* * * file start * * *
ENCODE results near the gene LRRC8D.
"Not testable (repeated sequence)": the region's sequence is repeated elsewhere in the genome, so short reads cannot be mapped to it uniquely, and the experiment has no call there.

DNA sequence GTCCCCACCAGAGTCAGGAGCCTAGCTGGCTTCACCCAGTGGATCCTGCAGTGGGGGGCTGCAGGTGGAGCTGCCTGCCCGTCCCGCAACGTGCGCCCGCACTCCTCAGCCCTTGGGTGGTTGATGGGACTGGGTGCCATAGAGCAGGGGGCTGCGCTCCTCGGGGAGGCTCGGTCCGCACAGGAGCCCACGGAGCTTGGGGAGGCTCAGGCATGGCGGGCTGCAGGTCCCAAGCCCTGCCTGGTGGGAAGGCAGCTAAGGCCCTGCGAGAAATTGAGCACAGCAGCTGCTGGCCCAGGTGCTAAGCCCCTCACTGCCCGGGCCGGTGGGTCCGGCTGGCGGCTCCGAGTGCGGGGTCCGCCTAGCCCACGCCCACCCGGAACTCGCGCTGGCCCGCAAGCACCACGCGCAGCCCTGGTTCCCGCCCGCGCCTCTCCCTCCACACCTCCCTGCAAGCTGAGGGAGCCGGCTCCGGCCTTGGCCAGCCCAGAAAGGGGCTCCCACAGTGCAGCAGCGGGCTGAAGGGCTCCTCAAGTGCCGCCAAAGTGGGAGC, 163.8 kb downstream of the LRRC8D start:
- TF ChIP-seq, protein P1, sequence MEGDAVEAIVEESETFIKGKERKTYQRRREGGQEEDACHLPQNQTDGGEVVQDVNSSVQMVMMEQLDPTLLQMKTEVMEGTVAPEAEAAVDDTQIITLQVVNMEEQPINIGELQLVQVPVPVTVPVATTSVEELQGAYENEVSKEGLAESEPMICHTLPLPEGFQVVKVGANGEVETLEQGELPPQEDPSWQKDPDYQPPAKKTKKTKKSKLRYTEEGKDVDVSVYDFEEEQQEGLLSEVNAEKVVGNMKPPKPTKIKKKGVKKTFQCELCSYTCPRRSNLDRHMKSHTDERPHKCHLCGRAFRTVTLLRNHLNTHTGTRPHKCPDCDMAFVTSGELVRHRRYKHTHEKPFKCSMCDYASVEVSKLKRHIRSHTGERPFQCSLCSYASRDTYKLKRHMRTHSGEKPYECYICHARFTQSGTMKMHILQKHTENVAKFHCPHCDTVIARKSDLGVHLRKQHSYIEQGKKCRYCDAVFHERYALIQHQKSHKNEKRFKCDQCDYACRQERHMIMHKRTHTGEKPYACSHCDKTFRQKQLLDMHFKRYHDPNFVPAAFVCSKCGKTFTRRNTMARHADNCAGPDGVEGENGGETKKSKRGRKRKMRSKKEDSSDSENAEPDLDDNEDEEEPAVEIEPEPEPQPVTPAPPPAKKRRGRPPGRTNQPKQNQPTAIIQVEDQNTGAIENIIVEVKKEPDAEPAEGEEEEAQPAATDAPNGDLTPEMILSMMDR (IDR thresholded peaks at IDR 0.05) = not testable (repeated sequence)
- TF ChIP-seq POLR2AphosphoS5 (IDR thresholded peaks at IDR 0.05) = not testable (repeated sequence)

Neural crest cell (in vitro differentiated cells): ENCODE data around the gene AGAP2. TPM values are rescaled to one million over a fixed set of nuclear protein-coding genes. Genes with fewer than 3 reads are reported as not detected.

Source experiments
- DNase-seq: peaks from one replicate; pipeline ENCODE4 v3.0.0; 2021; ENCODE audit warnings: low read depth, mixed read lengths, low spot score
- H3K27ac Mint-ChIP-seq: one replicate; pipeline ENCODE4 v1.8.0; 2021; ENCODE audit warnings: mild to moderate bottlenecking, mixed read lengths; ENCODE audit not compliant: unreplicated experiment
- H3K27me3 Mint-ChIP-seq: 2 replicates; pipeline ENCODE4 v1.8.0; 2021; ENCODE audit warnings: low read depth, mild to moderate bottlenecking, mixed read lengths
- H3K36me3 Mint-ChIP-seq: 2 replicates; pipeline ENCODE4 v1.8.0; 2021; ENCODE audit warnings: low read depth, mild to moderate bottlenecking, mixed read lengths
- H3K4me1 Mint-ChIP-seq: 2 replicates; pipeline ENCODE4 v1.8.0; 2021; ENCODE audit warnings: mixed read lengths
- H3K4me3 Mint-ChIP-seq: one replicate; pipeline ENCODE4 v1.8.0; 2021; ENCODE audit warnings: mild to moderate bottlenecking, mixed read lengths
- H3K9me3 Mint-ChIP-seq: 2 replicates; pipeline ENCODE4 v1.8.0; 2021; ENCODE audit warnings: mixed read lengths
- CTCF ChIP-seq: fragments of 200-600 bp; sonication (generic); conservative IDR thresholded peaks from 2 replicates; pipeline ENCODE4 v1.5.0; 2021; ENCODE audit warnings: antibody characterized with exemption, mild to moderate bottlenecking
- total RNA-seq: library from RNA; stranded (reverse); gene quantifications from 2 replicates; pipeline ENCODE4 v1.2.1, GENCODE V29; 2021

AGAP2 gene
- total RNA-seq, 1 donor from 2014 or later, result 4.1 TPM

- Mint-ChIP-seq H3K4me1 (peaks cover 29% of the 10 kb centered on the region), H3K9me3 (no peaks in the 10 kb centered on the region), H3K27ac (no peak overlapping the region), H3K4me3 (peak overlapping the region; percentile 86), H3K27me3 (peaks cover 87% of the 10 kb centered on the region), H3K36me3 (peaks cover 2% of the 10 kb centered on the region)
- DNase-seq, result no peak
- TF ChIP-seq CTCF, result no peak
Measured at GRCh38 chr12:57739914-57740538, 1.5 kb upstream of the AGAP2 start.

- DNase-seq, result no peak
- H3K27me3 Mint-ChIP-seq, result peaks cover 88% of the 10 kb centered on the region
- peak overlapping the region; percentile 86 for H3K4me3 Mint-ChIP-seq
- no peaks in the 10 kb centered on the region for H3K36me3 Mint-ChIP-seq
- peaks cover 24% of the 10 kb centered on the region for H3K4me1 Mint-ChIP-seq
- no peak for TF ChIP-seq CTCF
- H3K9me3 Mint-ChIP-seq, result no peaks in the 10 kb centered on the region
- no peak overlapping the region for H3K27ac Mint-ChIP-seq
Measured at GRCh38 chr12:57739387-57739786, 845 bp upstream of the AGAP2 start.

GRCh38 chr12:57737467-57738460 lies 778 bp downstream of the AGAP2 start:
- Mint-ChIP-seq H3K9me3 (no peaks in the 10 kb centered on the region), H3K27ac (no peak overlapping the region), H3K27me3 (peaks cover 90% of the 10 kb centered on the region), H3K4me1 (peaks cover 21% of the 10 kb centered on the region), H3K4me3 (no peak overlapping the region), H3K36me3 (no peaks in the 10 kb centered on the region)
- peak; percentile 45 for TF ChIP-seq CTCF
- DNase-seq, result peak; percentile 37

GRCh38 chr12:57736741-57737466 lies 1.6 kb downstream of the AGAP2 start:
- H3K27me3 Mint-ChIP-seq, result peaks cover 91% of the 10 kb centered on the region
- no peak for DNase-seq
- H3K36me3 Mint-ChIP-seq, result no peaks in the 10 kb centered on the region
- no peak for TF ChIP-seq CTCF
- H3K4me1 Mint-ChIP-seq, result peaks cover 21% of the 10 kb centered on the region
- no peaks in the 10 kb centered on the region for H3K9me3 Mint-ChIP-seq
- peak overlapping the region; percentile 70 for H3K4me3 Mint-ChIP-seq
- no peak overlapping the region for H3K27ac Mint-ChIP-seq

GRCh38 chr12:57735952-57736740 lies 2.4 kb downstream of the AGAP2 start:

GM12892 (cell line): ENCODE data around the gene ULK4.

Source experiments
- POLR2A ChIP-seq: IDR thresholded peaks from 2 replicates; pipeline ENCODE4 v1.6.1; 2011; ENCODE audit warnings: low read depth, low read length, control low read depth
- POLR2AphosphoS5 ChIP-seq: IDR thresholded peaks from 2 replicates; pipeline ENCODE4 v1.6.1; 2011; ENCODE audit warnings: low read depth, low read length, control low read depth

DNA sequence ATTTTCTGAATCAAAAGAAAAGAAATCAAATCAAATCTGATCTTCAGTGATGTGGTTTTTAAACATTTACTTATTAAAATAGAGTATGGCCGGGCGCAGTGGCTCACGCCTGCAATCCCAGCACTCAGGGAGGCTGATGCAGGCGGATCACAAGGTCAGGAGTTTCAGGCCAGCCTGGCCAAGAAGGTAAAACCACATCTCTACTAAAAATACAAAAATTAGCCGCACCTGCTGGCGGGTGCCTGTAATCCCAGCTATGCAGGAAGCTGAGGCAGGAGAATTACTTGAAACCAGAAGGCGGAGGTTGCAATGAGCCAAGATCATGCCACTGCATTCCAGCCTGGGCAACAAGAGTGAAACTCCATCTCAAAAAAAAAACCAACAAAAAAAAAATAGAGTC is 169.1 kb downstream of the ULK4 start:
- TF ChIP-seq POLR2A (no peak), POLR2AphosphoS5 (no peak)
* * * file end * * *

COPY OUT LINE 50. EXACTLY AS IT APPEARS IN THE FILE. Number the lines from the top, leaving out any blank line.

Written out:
DNA sequence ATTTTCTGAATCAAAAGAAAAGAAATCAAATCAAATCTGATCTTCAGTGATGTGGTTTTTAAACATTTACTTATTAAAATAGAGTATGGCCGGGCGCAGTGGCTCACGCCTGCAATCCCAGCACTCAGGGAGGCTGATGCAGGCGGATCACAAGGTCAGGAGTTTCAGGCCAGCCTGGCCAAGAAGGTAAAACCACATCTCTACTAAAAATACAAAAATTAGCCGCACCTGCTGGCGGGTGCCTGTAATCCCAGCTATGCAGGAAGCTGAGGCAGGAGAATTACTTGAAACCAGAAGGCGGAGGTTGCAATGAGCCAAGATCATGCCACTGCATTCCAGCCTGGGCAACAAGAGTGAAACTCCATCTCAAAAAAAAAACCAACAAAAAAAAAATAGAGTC is 169.1 kb downstream of the ULK4 start: